In Fighting Ebola In West Africa Viva Cuba!

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Raul Castro -- Cuba takes dramatic action on Ebola in West Africa

[Publisher's Commentary]

Viva Cuba for sending 161 medical doctors to West Africa to help fight the Ebola outbreak and for getting ready to send 300 more.

This is what you call decisive action. It brings most African leaders and the rest of the world to shame.

The United States has pledged more than $100 million to help halt the spread of the disease. The U.S. has also sent 3,000 troops to West Africa. Some of the troops reportedly will help build some of the infrastructure needed to create more clinics and space for badly needed beds.

But Liberia, Sierra Leone and Guinea are all desperately in need of doctors and healthcare practitioners.

In it's worst case projection for Sierra Leone and Liberia the Centers for Disease Control and Prevention (CDC) said these countries may have 21,000 cases by October and that unless the trend is dramatically altered, 1.5 million people could be infected by the end of January 2015.

The CDC says the current numbers for infected people may be underestimated by as many as 2.5 times. But the CDC also said the disease can be brought under control with effective measures within the next four months.

This is why the Cuban approach -- more action less talk-- is highly commended.

This is not the first time Cuba has come to the rescue of Africa. In 1988, at Cuito Cuanavale, Cuba's army helped the Angolan army destroy a South African invasion force allied with the CIA-funded UNITA rebels. The rout led directly to the liberation of Namibia and the collapse of Apartheid in South Africa a few years later.

And Cuba has always been a leader in the battle of infectious diseases and other countries could learn from the tiny island country. The European Union has been discussing how to respond to the Ebola outbreak.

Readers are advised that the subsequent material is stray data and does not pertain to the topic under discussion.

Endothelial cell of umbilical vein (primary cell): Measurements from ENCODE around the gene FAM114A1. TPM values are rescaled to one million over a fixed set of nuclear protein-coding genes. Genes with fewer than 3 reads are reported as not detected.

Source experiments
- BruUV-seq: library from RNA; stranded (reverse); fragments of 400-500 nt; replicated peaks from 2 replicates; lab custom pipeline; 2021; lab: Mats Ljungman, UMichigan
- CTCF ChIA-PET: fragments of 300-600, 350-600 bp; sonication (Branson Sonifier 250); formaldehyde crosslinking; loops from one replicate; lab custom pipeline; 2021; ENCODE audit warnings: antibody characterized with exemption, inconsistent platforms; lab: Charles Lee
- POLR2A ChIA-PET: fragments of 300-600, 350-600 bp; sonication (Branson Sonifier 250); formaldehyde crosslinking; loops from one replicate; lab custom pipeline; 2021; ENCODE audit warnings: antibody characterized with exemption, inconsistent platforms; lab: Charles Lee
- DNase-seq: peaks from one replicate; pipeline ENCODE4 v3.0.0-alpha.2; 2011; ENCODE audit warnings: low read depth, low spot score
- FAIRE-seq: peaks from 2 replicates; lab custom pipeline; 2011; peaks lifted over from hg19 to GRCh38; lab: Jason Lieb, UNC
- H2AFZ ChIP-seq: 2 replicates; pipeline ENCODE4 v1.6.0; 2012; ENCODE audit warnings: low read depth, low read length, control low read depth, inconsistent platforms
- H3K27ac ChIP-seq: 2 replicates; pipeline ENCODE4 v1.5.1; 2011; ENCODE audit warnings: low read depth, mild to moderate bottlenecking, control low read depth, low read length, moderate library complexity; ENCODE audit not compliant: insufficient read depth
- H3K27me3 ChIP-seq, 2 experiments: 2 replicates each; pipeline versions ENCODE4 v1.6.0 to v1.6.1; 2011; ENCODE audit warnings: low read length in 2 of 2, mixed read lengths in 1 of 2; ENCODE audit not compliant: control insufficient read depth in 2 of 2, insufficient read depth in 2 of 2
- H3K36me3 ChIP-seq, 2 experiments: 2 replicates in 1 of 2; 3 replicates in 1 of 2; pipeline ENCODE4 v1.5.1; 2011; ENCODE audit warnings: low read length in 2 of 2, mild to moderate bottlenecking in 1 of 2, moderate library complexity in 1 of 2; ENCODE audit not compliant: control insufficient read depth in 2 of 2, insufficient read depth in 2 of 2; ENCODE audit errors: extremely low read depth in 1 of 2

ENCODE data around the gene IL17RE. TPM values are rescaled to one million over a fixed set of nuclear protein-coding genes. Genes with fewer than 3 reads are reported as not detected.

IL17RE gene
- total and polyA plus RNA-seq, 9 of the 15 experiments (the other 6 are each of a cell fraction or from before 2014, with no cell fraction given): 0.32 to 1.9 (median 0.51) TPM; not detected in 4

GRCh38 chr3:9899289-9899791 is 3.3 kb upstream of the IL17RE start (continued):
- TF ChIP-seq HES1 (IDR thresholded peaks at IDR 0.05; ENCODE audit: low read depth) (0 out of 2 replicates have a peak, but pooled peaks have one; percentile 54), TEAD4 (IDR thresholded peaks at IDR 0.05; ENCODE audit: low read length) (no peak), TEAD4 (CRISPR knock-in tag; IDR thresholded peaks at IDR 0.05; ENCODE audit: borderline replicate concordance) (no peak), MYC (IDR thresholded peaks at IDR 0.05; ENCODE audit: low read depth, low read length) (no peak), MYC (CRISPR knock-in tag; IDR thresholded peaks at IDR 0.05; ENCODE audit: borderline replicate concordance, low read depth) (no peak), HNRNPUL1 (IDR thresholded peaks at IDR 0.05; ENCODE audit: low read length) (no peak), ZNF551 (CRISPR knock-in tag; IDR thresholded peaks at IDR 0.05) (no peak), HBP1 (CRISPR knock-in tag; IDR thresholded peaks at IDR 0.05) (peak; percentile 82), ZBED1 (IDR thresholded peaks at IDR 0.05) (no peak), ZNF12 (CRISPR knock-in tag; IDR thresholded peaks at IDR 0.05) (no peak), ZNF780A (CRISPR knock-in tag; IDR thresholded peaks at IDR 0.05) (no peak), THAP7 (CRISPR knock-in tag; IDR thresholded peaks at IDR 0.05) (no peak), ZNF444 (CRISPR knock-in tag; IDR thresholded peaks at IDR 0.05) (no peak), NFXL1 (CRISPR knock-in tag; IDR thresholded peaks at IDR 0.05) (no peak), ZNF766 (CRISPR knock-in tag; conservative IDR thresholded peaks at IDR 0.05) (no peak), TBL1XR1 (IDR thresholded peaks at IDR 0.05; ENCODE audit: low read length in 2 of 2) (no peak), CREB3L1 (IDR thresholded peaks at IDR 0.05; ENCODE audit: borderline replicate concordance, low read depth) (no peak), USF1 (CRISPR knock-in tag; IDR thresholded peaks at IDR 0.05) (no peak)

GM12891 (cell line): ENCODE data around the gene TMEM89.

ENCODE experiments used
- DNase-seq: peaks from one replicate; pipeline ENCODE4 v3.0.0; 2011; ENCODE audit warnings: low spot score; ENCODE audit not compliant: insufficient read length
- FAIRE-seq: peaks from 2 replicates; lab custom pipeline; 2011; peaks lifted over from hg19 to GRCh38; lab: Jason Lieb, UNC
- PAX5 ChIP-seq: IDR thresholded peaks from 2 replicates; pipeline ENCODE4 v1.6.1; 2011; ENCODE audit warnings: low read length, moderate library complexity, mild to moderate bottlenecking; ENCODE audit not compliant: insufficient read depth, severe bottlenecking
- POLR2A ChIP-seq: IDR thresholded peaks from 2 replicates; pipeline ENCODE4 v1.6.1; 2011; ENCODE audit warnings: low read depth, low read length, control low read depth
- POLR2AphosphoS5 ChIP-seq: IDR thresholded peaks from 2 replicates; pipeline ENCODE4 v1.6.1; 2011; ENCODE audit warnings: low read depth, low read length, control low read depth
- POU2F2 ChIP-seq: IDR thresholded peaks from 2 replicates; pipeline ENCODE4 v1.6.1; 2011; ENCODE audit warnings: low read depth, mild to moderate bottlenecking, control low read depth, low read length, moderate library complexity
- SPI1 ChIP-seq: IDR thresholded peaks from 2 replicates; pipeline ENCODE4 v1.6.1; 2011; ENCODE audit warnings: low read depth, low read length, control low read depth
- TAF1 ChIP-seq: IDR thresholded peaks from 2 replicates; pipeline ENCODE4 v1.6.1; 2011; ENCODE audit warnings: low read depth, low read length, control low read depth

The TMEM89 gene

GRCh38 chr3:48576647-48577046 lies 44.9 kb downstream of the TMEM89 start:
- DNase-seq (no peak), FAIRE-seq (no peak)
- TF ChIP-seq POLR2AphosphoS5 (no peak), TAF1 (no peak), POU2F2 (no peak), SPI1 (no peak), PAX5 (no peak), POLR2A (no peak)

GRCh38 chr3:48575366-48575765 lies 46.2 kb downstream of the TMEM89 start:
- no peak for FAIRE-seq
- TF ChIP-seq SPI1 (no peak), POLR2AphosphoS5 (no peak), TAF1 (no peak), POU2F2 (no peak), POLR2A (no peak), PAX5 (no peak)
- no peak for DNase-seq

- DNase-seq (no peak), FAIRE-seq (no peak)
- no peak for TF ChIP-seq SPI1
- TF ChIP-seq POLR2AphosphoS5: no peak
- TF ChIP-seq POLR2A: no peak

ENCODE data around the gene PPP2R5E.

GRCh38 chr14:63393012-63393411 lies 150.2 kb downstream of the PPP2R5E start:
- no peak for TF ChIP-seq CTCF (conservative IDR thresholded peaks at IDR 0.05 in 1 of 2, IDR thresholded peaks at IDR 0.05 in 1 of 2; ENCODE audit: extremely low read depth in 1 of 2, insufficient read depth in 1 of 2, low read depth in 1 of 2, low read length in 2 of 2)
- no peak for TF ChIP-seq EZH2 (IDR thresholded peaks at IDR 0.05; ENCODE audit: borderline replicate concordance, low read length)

President Obama last Thursday while speaking at the UN denounced the global response as way too short and lacking given the magnitude of the outbreak.

Already more than 6,000 people are reported to have been infected and the numbers could be higher with nearly 3,000 dead.

The rest of the world must take this outbreak as seriously as Cuba has so far.

The African Union last year held a Special conference and made a lot of noise when it denounced the International Criminal Court as "racist" because it wanted to prosecute African rulers who commit war crimes and crimes against humanity.

Now is the time for the African Union to try and redeem itself from that shameful debacle.

The AU must hold a series of Special conferences to mobilize resources for battling Ebola. While African governments may argue that they lack resources -- even though there are no shortage of funds to equip national armies or to purchase Gulf Stream jets for dictators-- Africans in Diaspora are eager to help their sisters and brothers in West Africa.

The African Union can set up a special website to mobilize resources from the African Diaspora. The website's managers could include people on the continent and from the African Diaspora to ensure transparency and accountability.

This is another opportunity for Africa to stand up for itself and end the perception --often justifiable-- that the continent suffers from permanent dependency syndrome.

Cuba has shown the rest of the world that the time for talking is over.

Let's see some action by other countries including African ones.



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